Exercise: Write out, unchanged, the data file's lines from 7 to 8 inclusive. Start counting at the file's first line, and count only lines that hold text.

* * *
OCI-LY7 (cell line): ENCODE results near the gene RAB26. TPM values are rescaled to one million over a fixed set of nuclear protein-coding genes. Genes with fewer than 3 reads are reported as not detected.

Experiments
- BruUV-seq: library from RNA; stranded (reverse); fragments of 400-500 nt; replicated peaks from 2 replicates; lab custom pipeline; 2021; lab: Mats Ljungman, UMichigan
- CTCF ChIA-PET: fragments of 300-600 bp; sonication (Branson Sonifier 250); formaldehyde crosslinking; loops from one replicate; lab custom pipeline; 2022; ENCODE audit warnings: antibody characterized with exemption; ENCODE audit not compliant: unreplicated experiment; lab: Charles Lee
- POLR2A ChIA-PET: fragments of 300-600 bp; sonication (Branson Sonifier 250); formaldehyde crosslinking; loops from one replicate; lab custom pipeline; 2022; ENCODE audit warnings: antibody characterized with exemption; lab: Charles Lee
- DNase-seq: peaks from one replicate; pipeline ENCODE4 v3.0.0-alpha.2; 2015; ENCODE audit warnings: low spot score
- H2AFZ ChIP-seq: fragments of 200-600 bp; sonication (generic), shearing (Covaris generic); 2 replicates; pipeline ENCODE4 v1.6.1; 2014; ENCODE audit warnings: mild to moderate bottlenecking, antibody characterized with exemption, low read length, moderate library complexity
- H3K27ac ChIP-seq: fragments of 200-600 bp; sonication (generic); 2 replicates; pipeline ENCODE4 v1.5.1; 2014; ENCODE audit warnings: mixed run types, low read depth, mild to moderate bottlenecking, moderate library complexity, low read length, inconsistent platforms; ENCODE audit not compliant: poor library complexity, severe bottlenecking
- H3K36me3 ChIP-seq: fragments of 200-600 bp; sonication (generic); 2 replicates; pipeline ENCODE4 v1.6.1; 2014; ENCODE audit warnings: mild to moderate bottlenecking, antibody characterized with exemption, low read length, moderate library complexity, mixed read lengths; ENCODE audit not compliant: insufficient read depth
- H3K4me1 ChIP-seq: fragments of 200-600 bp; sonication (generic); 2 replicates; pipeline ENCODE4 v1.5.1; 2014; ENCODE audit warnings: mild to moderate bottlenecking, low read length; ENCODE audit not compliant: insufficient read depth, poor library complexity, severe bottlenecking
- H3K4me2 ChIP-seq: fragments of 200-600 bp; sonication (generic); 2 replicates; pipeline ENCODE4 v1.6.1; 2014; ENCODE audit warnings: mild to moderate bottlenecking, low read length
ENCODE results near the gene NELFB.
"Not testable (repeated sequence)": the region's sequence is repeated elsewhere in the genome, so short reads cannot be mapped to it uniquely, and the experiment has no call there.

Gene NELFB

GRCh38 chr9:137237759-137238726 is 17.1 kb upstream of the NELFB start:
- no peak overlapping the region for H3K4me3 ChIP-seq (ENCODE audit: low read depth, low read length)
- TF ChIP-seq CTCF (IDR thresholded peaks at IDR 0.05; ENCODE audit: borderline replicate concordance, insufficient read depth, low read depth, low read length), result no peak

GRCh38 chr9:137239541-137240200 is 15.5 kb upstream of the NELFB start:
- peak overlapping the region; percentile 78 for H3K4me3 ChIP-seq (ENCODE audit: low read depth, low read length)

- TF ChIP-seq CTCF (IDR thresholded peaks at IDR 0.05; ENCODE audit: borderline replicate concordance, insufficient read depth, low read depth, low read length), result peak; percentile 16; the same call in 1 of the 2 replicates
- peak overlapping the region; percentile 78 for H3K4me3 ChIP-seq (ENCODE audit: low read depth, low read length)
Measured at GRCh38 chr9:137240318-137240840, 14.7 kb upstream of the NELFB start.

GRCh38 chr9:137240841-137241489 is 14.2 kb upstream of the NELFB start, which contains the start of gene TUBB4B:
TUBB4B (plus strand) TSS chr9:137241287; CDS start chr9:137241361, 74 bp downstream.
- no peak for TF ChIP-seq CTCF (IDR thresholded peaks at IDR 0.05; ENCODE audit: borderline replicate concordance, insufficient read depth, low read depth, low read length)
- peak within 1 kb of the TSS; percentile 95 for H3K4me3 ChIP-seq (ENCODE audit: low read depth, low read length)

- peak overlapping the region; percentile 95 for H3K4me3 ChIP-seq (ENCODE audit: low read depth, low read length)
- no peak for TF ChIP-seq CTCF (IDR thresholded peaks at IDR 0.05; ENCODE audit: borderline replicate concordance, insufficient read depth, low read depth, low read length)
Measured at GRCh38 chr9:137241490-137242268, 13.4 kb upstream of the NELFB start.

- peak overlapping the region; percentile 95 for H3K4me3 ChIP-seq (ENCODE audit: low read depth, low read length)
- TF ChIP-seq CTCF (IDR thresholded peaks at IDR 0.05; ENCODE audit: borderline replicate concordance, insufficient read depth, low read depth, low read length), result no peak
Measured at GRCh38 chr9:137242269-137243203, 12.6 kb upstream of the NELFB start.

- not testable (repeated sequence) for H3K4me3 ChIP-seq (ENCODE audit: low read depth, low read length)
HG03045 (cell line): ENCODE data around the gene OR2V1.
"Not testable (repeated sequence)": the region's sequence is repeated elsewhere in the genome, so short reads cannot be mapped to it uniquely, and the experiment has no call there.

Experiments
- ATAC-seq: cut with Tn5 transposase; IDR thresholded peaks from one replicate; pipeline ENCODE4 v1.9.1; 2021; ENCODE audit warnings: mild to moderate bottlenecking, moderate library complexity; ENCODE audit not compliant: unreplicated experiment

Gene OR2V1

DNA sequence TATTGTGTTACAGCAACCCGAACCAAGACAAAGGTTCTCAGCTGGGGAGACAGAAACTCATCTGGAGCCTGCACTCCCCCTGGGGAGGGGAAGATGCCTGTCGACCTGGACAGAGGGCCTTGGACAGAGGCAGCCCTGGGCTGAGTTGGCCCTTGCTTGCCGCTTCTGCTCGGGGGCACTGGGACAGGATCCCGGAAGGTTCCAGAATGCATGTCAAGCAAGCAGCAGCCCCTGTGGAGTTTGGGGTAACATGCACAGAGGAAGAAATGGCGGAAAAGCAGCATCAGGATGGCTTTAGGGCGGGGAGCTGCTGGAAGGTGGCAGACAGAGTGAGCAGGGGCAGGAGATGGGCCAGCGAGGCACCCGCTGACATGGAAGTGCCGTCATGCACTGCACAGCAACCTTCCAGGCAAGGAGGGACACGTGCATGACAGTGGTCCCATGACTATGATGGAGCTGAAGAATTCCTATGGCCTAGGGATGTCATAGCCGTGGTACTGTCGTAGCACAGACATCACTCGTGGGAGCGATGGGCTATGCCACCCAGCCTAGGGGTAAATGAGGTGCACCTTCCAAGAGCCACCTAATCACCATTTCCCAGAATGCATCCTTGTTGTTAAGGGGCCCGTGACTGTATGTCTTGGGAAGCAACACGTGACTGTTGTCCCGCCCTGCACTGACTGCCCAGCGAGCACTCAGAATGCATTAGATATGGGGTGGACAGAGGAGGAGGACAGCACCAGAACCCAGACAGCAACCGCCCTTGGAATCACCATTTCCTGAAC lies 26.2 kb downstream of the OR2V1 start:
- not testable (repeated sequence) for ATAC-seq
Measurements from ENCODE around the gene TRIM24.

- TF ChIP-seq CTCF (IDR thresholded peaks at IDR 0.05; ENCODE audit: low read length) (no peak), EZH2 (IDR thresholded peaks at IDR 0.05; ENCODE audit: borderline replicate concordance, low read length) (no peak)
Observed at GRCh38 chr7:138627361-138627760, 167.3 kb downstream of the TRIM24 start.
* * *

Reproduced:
- H2AFZ ChIP-seq: fragments of 200-600 bp; sonication (generic), shearing (Covaris generic); 2 replicates; pipeline ENCODE4 v1.6.1; 2014; ENCODE audit warnings: mild to moderate bottlenecking, antibody characterized with exemption, low read length, moderate library complexity
- H3K27ac ChIP-seq: fragments of 200-600 bp; sonication (generic); 2 replicates; pipeline ENCODE4 v1.5.1; 2014; ENCODE audit warnings: mixed run types, low read depth, mild to moderate bottlenecking, moderate library complexity, low read length, inconsistent platforms; ENCODE audit not compliant: poor library complexity, severe bottlenecking